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Rise of boerepunks


"We are liberating the language. If you can make a language into rock and roll, it can't be an oppressive language anymore. It' s got to be free. It is just an African language like any other and it is certainly not the exc lusive property of the volk."

- Johannes Kerkorrel

A new type of alternative Afrikaans music began to make itself heard in the mid-1980s. Energetic, anarchistic and angry like never before, this was the beginning of a rock revolution, headed up by charismatic rebel boere-troubadours with defiantly absurd stage names intent on using music to criticise the apartheid regime and reclaim their mother tongue from the oppressors.

They used music to free themselves from the confines of suiwer Afrikaans culture by refusing to kowtow Afrikanerdom's sacred cows, choosing instead to remix them irreverently. Lyrics often satirised the immense respect for the church and military, and they delighted in making the finger-wagging poster boy fo r the National Party monolith, President PW Botha, the brunt of their rage-fuelled jokes, in tracks such as "Sit Dit Af!", "Waat ń Vriend Het Ons in PW?" and "Vakansie in Lusaka."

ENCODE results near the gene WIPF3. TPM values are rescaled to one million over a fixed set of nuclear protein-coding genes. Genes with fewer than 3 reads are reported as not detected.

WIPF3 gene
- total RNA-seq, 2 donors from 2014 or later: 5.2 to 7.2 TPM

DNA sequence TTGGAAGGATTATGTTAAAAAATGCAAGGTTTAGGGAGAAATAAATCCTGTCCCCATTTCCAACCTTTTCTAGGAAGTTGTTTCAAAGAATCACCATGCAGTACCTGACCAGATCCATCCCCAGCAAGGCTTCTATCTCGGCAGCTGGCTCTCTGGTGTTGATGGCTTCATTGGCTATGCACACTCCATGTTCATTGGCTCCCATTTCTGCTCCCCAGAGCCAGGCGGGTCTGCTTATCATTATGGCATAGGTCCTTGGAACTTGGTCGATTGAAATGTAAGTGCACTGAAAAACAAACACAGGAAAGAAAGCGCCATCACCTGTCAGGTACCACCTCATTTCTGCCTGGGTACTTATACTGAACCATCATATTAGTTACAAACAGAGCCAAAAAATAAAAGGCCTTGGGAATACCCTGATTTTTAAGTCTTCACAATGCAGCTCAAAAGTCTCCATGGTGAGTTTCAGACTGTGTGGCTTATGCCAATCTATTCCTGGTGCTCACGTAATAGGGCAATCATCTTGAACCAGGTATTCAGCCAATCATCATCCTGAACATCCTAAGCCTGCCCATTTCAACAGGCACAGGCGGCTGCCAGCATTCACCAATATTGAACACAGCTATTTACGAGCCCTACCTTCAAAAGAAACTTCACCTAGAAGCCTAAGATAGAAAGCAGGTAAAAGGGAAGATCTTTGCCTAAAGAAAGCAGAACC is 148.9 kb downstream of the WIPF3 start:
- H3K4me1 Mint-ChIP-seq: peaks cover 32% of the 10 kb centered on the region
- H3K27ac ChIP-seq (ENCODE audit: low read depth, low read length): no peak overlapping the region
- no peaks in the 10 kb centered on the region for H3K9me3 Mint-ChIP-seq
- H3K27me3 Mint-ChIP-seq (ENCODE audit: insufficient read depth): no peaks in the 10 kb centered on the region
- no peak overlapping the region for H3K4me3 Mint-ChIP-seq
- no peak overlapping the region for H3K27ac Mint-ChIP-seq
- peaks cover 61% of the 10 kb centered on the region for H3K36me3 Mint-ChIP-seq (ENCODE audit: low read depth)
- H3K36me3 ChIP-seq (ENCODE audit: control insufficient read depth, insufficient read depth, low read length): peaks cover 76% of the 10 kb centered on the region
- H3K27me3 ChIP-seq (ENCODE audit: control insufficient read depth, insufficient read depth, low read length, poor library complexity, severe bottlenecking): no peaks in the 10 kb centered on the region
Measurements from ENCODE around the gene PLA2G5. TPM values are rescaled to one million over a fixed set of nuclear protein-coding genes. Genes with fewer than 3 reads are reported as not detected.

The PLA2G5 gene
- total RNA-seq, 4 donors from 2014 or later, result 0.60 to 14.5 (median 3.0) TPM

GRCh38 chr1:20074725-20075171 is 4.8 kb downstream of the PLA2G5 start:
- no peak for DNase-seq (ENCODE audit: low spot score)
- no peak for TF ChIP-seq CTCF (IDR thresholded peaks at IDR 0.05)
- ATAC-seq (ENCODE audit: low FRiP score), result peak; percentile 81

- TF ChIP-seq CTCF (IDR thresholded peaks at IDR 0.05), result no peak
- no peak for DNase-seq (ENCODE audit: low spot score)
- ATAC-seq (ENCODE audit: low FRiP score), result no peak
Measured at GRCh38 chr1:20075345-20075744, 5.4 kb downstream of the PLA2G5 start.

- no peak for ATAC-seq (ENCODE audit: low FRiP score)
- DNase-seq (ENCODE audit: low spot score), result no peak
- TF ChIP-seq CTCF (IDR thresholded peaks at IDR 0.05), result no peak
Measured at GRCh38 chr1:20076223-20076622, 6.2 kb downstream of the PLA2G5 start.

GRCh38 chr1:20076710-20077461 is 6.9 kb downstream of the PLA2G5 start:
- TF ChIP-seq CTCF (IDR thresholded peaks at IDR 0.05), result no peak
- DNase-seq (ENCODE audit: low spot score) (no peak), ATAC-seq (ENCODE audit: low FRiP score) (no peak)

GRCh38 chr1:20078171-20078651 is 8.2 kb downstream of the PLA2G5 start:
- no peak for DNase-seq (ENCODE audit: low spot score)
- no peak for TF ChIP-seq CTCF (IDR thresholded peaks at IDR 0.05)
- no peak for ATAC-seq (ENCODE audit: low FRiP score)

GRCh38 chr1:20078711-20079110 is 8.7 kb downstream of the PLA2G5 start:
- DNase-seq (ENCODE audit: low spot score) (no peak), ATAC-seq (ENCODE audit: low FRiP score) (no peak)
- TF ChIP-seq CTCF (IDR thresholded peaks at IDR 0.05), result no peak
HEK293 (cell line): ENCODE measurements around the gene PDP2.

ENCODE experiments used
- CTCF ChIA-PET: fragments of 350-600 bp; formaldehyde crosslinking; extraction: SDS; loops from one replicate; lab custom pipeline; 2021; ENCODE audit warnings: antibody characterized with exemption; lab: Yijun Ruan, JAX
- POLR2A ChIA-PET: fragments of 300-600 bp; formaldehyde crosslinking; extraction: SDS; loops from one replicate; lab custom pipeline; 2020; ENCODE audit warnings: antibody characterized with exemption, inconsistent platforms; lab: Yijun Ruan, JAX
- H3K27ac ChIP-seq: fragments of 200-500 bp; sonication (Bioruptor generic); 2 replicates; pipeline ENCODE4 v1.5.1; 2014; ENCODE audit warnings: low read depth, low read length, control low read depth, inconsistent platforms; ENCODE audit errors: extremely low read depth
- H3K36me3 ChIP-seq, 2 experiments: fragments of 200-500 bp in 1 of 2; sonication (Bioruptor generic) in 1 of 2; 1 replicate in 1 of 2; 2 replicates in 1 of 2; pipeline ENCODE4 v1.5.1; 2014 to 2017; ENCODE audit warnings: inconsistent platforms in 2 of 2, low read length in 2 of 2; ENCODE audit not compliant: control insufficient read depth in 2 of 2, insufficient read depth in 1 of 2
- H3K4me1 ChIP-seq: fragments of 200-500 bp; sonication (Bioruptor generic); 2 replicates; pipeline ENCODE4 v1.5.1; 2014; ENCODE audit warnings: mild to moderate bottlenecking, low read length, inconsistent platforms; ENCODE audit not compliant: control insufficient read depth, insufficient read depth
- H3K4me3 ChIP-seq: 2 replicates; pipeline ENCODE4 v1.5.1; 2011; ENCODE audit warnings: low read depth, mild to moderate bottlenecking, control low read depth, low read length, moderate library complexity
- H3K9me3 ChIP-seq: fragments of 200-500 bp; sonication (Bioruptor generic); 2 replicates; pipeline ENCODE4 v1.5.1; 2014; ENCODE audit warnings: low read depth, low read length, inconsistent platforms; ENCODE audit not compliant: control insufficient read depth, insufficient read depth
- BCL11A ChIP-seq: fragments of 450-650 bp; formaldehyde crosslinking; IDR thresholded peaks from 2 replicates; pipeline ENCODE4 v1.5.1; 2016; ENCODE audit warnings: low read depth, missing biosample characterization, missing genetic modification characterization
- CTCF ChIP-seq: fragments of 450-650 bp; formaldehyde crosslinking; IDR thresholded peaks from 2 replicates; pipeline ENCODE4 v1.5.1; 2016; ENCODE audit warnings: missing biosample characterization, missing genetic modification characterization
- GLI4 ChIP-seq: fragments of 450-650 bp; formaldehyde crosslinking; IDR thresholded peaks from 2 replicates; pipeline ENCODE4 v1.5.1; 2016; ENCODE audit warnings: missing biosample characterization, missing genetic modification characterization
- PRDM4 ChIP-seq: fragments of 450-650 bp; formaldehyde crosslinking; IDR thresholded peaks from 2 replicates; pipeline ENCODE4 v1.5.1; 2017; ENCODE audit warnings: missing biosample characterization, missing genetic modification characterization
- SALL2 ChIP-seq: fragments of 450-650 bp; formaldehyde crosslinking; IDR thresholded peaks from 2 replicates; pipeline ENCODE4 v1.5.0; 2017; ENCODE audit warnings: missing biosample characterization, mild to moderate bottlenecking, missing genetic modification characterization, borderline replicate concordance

Ironically, it was two English-speakers who were instrumental in kicking off this revolution with the arrival of Bernoldus Niemand, the enigmatic Afrikaans cowboy alter ego of Springs musician James Phillips - and his album Wie is Bernoldus Niemand?released in 1985 by fellow rooinek Lloyd Ross. Promptly banned from the airwaves for its satirical deconstruction of Afrikaner society, this "Mr Nobody" was later recognised to be an inspiration for Afrikaans journalist Ralph Rabie's reincarnation as Johannes Kerkorrel (John Church Organ) of the Gereformeerde Blues Band (GBB), whose debut album Eet Kreef was released by Shifty in 1989. And Andre Letoit, later known as Koos Kombuis, acknowledged in pun that he was forging the path initially laid down by Bernoldus Niemand when he called his second album, released by Shifty in 1990, Niemandsland & beyond.

 

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